4 Matching Annotations
  1. Mar 2022
    1. With Hypothesis, you can add suggestions and additions as an overlay on current content easily and quickly.  For example, you can provide proper citations or additional information on a topic, note grammatical errors or factual inaccuracies. Experienced Wikipedia editors can then follow up and work with you to add your recommendations to the article.

      The problem with this, generally, but esp. affecting wikis in particular, is that you end up with orphaned and irrelevant/out-of-date annotations.

      Hypothes.is should select an appropriate link relation (in the vein of what it now does with canonical) and scope the annotation appropriately—even if the user does not actually have his or her browser pointed at the exact revision that is "current".

  2. Jul 2021
    1. I like the hovercard-like UI that enables one to see prior versions of links on a page. It would be cool to have this sort of functionality built into preview cards for these as well.

      <small><cite class='h-cite via'> <span class='p-author h-card'>Jonathan Zittrain</span> in The Rotting Internet Is a Collective Hallucination - The Atlantic (<time class='dt-published'>07/08/2021 22:07:17</time>)</cite></small>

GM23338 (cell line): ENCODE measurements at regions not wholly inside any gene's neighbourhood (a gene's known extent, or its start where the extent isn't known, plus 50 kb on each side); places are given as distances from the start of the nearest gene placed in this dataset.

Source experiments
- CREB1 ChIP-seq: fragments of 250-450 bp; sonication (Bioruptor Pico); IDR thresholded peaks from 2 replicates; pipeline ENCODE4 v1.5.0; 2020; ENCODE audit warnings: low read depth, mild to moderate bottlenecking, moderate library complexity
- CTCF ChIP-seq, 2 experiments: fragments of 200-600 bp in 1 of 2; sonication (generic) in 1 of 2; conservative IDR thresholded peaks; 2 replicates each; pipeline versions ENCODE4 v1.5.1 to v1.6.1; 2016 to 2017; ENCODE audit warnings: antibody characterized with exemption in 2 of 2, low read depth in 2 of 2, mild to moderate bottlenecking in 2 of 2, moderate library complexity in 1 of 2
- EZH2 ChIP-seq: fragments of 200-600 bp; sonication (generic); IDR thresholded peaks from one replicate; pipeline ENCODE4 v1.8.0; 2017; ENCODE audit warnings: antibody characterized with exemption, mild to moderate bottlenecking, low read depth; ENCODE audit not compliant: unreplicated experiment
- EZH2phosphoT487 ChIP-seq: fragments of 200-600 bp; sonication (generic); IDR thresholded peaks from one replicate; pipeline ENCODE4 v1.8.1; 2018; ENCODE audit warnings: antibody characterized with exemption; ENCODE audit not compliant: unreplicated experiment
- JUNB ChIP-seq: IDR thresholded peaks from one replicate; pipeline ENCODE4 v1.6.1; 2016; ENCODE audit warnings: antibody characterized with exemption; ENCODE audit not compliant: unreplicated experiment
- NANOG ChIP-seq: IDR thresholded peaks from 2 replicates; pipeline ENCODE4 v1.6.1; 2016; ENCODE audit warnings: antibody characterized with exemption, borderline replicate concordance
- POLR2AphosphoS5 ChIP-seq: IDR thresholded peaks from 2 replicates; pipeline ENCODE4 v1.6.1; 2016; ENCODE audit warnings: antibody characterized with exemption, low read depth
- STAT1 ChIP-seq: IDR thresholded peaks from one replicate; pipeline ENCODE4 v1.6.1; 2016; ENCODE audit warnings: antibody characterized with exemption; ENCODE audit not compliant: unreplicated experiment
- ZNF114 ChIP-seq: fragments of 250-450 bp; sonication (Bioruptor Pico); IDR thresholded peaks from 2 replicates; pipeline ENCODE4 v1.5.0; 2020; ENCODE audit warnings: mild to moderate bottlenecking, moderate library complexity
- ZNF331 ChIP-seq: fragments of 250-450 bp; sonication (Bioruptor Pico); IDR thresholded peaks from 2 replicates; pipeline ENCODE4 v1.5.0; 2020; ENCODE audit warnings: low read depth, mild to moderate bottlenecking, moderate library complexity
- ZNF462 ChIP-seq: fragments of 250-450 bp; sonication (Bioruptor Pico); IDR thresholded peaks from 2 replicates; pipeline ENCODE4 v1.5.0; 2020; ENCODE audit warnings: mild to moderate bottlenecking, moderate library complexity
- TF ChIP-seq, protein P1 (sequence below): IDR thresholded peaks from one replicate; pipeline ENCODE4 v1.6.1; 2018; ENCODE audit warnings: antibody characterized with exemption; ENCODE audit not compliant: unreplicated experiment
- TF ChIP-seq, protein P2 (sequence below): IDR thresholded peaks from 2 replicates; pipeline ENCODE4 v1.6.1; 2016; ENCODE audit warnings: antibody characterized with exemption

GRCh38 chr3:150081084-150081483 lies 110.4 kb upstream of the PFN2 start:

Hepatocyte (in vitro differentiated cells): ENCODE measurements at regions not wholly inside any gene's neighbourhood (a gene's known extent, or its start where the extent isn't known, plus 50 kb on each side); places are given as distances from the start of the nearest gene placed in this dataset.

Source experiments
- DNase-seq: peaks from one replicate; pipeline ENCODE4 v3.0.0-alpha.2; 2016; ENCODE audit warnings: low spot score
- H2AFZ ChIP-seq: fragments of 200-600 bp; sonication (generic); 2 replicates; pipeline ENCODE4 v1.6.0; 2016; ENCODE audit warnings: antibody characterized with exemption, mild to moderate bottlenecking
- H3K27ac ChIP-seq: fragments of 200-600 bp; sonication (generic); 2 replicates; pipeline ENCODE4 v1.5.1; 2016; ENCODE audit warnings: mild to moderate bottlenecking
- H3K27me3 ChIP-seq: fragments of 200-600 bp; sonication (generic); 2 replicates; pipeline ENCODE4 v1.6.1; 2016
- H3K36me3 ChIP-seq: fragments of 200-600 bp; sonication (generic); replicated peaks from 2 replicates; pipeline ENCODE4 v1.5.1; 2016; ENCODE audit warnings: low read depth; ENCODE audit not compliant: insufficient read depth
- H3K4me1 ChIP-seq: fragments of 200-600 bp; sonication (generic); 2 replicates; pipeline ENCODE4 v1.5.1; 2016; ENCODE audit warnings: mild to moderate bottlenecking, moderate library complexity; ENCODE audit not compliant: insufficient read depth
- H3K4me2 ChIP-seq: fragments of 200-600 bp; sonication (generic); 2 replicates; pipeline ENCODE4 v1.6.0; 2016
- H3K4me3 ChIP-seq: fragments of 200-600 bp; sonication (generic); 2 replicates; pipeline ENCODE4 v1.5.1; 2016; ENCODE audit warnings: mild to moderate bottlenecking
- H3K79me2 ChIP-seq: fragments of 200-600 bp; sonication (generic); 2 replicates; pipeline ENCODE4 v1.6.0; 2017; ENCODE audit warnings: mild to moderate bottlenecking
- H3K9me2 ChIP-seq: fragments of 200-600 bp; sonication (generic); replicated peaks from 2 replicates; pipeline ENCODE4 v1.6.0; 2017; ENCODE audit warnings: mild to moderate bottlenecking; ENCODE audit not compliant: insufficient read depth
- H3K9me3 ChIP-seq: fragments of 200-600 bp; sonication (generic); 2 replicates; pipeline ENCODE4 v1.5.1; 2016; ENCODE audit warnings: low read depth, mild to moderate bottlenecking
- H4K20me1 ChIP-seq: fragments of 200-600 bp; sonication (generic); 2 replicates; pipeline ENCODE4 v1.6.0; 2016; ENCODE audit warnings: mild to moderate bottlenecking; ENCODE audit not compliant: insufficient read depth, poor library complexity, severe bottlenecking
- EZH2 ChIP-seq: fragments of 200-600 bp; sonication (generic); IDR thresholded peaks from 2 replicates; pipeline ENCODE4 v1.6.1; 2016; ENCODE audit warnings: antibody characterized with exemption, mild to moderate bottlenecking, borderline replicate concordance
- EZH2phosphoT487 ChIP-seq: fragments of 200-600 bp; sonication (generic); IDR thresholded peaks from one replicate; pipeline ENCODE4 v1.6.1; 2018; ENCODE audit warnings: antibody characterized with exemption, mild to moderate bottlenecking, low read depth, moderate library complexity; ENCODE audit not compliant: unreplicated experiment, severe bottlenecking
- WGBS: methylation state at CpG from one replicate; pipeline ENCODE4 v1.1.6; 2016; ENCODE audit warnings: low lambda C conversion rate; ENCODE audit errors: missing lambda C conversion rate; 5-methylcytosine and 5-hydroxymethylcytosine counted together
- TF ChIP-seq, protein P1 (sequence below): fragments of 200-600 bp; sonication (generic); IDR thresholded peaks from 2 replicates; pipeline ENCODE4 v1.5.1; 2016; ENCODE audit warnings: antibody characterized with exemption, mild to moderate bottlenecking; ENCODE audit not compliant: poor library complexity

1. A solid overview article about the architectural deficiencies of the web for long term archival and access as well as some ideas for fixing the issue and a plea to attempt to make things better for the future.

    2. Suppose Google were to change what’s on that page, or reorganize its website anytime between when I’m writing this article and when you’re reading it, eliminating it entirely. Changing what’s there would be an example of content drift; eliminating it entirely is known as link rot.

      We don't talk about content drift very much. I like that some sites, particularly wiki sites, actually document their content drift in diffs and surface that information directly to the user. Why don't we do this for more websites? The Wayback machine also has this sort of feature.